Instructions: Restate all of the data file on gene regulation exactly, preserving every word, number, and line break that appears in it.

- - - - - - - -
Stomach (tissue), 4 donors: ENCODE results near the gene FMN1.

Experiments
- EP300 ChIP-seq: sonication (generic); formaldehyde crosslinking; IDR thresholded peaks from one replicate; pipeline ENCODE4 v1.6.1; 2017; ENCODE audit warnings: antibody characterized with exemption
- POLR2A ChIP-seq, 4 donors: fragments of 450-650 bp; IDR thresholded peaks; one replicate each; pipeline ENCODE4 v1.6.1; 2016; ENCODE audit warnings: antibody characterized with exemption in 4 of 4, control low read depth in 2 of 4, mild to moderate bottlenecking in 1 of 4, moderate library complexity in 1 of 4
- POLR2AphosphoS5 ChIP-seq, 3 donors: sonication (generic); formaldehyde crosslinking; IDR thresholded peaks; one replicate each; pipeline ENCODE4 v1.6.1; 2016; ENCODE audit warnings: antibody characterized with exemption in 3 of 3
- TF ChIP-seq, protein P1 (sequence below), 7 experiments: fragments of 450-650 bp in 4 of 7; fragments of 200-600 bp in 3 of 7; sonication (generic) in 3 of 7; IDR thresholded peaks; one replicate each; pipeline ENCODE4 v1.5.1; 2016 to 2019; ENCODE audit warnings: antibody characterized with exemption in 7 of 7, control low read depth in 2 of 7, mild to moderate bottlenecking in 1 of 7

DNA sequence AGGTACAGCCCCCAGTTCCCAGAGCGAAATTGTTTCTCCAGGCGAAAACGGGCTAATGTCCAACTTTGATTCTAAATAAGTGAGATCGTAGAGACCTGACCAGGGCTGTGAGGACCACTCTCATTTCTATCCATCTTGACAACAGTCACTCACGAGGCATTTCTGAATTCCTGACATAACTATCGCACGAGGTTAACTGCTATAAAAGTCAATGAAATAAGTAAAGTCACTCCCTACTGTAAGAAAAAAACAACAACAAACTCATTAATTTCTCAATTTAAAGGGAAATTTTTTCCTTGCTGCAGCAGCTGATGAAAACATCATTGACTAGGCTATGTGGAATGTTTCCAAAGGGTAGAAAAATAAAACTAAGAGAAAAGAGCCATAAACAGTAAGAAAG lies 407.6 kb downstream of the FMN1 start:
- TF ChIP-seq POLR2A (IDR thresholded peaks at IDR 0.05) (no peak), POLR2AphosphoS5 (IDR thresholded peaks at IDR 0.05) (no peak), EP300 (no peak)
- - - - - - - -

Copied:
Stomach (tissue), 4 donors: ENCODE results near the gene FMN1.

Experiments
- EP300 ChIP-seq: sonication (generic); formaldehyde crosslinking; IDR thresholded peaks from one replicate; pipeline ENCODE4 v1.6.1; 2017; ENCODE audit warnings: antibody characterized with exemption
- POLR2A ChIP-seq, 4 donors: fragments of 450-650 bp; IDR thresholded peaks; one replicate each; pipeline ENCODE4 v1.6.1; 2016; ENCODE audit warnings: antibody characterized with exemption in 4 of 4, control low read depth in 2 of 4, mild to moderate bottlenecking in 1 of 4, moderate library complexity in 1 of 4
- POLR2AphosphoS5 ChIP-seq, 3 donors: sonication (generic); formaldehyde crosslinking; IDR thresholded peaks; one replicate each; pipeline ENCODE4 v1.6.1; 2016; ENCODE audit warnings: antibody characterized with exemption in 3 of 3
- TF ChIP-seq, protein P1 (sequence below), 7 experiments: fragments of 450-650 bp in 4 of 7; fragments of 200-600 bp in 3 of 7; sonication (generic) in 3 of 7; IDR thresholded peaks; one replicate each; pipeline ENCODE4 v1.5.1; 2016 to 2019; ENCODE audit warnings: antibody characterized with exemption in 7 of 7, control low read depth in 2 of 7, mild to moderate bottlenecking in 1 of 7

DNA sequence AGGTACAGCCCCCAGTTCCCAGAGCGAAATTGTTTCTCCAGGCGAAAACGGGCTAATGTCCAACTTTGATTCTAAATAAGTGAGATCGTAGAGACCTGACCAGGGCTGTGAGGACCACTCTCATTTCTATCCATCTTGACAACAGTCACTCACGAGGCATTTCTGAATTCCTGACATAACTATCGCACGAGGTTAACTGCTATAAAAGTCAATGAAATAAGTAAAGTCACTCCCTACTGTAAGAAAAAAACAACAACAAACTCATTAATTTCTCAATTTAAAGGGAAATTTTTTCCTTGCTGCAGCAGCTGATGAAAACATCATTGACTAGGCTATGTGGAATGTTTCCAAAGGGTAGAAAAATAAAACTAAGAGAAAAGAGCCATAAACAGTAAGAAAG lies 407.6 kb downstream of the FMN1 start:
- TF ChIP-seq POLR2A (IDR thresholded peaks at IDR 0.05) (no peak), POLR2AphosphoS5 (IDR thresholded peaks at IDR 0.05) (no peak), EP300 (no peak)